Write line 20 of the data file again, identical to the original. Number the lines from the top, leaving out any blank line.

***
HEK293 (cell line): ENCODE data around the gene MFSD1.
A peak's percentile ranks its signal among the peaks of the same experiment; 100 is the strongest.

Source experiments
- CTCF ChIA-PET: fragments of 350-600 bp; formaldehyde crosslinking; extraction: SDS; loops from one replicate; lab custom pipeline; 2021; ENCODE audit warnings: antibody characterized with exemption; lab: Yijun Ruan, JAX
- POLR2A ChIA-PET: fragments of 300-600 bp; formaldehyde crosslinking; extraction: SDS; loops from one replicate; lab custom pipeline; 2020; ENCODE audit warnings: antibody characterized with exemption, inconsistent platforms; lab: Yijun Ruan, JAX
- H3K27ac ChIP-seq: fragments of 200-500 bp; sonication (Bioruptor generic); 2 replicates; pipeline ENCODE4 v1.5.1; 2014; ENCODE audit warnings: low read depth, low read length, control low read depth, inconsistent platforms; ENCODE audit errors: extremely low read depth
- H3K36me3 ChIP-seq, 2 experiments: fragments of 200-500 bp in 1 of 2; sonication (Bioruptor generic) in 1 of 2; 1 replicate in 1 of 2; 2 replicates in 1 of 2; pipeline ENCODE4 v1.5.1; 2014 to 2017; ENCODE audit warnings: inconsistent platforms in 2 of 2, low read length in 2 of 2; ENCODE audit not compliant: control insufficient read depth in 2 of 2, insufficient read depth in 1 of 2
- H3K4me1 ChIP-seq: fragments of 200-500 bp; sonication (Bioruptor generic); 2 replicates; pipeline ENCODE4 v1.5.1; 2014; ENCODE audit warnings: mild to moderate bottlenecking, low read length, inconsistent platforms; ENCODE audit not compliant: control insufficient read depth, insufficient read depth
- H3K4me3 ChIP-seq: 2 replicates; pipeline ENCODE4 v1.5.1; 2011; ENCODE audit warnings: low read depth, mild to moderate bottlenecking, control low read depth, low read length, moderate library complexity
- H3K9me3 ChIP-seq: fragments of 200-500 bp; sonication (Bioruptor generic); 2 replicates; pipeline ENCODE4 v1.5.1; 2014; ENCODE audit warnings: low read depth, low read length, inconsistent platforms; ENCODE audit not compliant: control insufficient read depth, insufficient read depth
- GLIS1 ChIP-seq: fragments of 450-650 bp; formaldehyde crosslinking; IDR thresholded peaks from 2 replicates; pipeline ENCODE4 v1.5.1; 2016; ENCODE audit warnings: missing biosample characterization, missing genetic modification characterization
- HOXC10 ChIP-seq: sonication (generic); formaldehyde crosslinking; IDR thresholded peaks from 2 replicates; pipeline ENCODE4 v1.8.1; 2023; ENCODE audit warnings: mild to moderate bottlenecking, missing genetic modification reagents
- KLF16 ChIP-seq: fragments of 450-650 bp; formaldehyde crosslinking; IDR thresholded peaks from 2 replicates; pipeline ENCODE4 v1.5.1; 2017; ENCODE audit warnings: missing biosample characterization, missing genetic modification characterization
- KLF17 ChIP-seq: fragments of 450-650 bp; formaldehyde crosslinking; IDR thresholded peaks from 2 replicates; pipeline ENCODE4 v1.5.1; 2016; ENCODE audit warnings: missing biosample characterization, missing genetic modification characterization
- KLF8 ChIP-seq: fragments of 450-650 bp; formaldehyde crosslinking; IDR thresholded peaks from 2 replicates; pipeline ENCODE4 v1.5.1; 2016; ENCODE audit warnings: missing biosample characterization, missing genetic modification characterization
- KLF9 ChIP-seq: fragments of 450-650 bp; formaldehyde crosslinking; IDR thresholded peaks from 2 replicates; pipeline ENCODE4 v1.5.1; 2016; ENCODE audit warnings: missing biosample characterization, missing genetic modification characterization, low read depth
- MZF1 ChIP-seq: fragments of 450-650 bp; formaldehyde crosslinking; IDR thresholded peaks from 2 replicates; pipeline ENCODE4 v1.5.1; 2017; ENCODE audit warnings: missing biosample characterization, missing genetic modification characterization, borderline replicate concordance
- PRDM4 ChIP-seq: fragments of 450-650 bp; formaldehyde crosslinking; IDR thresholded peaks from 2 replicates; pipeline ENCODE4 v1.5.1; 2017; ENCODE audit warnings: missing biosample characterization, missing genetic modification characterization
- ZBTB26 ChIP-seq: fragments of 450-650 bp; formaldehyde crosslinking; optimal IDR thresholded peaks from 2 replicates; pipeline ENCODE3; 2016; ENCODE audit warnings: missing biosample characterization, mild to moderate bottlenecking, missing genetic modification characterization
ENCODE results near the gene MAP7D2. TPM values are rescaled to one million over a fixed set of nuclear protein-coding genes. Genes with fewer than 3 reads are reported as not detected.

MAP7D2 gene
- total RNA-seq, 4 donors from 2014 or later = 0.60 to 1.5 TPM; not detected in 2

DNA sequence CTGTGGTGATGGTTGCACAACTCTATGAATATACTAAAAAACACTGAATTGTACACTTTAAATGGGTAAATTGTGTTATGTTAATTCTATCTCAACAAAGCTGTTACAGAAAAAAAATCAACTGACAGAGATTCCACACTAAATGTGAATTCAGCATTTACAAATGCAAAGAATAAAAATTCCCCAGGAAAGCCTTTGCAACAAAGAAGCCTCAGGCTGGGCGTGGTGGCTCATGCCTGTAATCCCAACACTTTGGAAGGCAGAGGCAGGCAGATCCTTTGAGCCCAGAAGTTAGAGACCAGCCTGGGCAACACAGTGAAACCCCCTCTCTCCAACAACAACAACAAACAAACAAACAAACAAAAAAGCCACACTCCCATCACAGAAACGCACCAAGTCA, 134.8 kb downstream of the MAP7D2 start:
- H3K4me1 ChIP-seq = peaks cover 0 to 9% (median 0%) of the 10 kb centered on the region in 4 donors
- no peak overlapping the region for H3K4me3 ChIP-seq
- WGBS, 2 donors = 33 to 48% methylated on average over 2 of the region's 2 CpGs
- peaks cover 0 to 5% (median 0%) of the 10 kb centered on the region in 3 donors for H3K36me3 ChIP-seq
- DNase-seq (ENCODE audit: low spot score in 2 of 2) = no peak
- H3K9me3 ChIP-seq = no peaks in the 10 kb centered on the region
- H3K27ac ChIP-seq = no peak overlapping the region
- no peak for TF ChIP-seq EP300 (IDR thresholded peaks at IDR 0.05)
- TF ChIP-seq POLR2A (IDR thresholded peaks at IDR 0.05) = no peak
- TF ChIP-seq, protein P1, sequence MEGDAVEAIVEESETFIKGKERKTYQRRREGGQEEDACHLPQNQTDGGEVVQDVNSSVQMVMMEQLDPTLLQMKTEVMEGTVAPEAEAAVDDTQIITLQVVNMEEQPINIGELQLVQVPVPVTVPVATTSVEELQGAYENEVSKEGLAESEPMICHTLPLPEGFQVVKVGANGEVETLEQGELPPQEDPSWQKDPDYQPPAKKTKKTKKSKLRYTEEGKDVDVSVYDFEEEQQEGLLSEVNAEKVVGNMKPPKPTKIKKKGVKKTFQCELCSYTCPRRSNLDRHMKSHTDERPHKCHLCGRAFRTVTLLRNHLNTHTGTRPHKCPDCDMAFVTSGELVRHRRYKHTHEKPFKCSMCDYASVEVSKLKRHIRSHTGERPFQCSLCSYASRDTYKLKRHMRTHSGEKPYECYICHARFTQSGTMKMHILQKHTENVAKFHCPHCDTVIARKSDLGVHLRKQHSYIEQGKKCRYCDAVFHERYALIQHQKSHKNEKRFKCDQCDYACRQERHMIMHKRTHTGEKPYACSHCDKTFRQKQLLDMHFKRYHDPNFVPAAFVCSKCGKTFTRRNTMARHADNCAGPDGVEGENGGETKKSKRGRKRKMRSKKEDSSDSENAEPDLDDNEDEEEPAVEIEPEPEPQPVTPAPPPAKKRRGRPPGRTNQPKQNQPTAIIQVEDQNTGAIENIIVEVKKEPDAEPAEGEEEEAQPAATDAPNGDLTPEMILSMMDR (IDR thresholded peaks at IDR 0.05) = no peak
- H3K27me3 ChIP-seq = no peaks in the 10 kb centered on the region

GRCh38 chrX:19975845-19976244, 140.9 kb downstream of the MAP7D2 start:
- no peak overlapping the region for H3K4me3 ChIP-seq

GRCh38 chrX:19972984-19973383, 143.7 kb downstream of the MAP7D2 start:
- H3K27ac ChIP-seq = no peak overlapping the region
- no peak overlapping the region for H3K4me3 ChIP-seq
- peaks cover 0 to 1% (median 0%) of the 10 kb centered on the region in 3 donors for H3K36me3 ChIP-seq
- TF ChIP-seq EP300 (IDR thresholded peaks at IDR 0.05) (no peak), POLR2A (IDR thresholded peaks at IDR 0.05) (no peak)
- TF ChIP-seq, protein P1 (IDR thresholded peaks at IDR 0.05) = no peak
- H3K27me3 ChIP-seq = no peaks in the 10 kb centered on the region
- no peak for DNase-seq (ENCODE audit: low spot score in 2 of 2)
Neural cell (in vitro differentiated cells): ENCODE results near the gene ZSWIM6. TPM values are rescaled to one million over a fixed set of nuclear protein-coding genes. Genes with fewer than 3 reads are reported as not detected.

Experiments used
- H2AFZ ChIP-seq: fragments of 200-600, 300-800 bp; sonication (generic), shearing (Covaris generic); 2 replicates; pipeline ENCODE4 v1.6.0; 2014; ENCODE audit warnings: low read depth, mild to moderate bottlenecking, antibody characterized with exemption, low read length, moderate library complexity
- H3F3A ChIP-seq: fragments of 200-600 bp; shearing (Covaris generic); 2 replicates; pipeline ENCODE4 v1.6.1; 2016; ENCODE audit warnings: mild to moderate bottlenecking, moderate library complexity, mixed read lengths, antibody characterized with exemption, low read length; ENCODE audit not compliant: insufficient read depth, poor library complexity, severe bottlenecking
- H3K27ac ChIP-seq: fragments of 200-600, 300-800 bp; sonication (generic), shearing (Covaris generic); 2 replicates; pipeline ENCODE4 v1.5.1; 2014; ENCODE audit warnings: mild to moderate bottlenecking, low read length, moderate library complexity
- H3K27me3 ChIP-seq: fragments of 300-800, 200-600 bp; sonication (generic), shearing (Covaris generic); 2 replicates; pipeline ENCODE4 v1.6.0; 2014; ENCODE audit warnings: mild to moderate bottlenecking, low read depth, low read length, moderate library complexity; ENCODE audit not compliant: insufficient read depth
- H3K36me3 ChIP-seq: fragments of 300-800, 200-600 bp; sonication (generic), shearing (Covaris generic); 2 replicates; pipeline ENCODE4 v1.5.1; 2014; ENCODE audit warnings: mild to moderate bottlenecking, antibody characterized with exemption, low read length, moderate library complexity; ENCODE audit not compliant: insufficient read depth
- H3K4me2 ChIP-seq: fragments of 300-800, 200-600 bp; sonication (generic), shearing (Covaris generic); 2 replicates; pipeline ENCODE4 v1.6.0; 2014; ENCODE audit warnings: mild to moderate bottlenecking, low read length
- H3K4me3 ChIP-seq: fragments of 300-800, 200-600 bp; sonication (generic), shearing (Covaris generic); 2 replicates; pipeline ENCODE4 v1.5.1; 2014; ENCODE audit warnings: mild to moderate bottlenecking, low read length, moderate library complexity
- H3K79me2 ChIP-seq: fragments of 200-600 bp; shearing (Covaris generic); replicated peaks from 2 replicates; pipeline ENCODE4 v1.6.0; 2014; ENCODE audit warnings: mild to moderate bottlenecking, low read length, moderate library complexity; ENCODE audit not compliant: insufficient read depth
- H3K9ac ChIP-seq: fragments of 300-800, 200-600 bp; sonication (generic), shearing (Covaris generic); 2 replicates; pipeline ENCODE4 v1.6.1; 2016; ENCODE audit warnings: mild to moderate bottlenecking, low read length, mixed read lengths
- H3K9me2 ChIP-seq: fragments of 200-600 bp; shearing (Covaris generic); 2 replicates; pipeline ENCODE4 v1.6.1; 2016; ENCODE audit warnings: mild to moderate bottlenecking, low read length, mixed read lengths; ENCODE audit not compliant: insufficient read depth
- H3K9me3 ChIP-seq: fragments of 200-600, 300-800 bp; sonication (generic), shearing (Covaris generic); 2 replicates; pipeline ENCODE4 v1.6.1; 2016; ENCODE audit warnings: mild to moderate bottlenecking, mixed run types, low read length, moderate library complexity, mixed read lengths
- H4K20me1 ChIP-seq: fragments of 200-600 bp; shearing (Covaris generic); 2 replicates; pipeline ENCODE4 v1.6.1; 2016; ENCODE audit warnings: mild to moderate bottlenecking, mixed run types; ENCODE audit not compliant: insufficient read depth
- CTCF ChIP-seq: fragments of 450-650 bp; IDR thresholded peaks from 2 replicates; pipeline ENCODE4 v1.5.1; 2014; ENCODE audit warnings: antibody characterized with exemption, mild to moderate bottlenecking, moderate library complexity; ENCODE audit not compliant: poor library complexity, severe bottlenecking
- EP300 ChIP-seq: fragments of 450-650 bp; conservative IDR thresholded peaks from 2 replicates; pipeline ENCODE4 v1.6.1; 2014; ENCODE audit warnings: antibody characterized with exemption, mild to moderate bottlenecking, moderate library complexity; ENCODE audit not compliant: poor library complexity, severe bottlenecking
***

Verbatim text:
ENCODE results near the gene MAP7D2. TPM values are rescaled to one million over a fixed set of nuclear protein-coding genes. Genes with fewer than 3 reads are reported as not detected.